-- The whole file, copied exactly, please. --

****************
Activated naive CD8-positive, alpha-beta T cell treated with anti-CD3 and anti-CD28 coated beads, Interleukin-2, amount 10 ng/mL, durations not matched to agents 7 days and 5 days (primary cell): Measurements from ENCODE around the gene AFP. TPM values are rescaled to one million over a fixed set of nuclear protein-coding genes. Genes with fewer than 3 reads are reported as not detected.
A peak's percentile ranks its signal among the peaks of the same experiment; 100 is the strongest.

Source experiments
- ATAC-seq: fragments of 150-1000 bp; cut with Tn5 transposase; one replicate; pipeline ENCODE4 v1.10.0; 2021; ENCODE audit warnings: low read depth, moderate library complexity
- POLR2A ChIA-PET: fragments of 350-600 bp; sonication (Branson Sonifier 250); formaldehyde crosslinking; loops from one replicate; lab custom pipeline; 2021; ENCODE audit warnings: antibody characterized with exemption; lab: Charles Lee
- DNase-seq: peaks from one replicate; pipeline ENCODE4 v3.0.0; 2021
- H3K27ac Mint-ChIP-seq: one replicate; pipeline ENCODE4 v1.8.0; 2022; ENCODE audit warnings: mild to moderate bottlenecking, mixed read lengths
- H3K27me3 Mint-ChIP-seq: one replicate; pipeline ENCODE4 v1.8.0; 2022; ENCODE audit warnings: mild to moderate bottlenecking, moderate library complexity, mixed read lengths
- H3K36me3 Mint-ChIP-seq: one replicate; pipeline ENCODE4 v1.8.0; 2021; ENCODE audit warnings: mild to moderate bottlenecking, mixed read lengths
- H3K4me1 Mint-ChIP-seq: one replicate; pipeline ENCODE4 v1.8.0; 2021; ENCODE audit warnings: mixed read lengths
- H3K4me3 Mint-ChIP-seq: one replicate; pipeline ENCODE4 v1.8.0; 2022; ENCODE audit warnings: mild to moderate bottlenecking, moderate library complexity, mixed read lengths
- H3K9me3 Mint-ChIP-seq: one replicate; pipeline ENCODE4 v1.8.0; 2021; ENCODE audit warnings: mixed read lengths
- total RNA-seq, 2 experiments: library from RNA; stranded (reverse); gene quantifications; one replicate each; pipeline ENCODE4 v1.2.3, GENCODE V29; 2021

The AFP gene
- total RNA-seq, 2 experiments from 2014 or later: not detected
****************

Activated naive CD8-positive, alpha-beta T cell treated with anti-CD3 and anti-CD28 coated beads, Interleukin-2, amount 10 ng/mL, durations not matched to agents 7 days and 5 days (primary cell): Measurements from ENCODE around the gene AFP. TPM values are rescaled to one million over a fixed set of nuclear protein-coding genes. Genes with fewer than 3 reads are reported as not detected.
A peak's percentile ranks its signal among the peaks of the same experiment; 100 is the strongest.

Source experiments
- ATAC-seq: fragments of 150-1000 bp; cut with Tn5 transposase; one replicate; pipeline ENCODE4 v1.10.0; 2021; ENCODE audit warnings: low read depth, moderate library complexity
- POLR2A ChIA-PET: fragments of 350-600 bp; sonication (Branson Sonifier 250); formaldehyde crosslinking; loops from one replicate; lab custom pipeline; 2021; ENCODE audit warnings: antibody characterized with exemption; lab: Charles Lee
- DNase-seq: peaks from one replicate; pipeline ENCODE4 v3.0.0; 2021
- H3K27ac Mint-ChIP-seq: one replicate; pipeline ENCODE4 v1.8.0; 2022; ENCODE audit warnings: mild to moderate bottlenecking, mixed read lengths
- H3K27me3 Mint-ChIP-seq: one replicate; pipeline ENCODE4 v1.8.0; 2022; ENCODE audit warnings: mild to moderate bottlenecking, moderate library complexity, mixed read lengths
- H3K36me3 Mint-ChIP-seq: one replicate; pipeline ENCODE4 v1.8.0; 2021; ENCODE audit warnings: mild to moderate bottlenecking, mixed read lengths
- H3K4me1 Mint-ChIP-seq: one replicate; pipeline ENCODE4 v1.8.0; 2021; ENCODE audit warnings: mixed read lengths
- H3K4me3 Mint-ChIP-seq: one replicate; pipeline ENCODE4 v1.8.0; 2022; ENCODE audit warnings: mild to moderate bottlenecking, moderate library complexity, mixed read lengths
- H3K9me3 Mint-ChIP-seq: one replicate; pipeline ENCODE4 v1.8.0; 2021; ENCODE audit warnings: mixed read lengths
- total RNA-seq, 2 experiments: library from RNA; stranded (reverse); gene quantifications; one replicate each; pipeline ENCODE4 v1.2.3, GENCODE V29; 2021

The AFP gene
- total RNA-seq, 2 experiments from 2014 or later: not detected